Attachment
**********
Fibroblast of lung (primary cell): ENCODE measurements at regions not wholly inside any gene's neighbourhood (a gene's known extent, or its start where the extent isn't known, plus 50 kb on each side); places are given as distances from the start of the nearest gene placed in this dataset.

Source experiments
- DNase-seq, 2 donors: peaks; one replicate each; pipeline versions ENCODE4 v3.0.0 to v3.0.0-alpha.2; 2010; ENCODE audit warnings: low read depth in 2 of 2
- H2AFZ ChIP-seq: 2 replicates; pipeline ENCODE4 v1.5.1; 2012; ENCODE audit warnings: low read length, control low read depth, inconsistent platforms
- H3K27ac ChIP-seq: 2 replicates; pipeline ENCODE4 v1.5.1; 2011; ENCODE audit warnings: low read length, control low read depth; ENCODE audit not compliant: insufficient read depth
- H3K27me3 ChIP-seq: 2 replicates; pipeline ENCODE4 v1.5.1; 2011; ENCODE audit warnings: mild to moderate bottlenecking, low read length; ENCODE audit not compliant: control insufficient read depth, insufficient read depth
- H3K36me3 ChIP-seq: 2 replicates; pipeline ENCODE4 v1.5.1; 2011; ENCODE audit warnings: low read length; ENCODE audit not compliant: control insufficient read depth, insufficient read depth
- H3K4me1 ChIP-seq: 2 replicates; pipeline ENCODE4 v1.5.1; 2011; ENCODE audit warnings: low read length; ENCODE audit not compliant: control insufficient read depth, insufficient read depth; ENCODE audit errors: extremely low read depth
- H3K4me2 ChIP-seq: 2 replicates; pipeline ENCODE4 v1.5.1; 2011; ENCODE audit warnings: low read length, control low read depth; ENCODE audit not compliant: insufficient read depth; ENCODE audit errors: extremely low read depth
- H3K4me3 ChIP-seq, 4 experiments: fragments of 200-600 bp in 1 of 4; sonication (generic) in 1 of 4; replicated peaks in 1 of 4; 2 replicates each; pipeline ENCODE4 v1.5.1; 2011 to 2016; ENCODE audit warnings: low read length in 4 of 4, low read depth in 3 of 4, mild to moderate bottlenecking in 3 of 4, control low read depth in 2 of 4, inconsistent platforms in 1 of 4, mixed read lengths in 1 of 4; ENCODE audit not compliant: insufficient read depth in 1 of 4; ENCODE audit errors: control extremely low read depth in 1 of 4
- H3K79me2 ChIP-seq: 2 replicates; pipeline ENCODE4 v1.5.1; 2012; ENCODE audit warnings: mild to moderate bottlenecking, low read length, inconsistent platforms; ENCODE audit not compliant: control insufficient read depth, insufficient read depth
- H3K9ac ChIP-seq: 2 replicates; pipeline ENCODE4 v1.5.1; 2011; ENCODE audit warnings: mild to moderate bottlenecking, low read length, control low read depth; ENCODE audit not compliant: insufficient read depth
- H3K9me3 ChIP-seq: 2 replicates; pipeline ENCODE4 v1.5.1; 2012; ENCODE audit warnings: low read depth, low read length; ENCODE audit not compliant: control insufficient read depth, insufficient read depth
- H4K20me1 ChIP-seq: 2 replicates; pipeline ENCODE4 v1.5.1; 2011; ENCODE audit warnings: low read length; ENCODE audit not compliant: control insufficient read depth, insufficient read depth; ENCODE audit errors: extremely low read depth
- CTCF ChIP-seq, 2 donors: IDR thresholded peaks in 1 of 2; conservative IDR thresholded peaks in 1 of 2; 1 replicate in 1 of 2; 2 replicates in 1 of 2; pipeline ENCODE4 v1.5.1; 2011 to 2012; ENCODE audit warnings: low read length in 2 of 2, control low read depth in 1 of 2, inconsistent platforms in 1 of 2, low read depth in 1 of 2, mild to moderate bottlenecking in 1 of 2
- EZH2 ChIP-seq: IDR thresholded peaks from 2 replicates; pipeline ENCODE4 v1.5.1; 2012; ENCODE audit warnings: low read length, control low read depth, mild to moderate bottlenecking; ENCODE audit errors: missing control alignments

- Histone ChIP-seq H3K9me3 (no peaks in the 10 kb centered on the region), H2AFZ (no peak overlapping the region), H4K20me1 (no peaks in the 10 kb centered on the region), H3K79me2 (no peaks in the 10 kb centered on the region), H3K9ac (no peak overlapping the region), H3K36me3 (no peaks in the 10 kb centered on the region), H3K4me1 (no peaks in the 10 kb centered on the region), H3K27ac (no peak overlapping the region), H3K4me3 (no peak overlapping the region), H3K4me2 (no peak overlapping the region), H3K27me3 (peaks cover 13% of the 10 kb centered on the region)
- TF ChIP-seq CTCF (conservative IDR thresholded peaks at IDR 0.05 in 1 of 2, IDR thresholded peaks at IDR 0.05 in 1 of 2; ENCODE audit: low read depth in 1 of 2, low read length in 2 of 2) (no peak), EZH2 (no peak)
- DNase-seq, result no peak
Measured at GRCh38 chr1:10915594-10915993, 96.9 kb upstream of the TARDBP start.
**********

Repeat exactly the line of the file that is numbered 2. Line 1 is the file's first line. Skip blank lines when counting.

Source experiments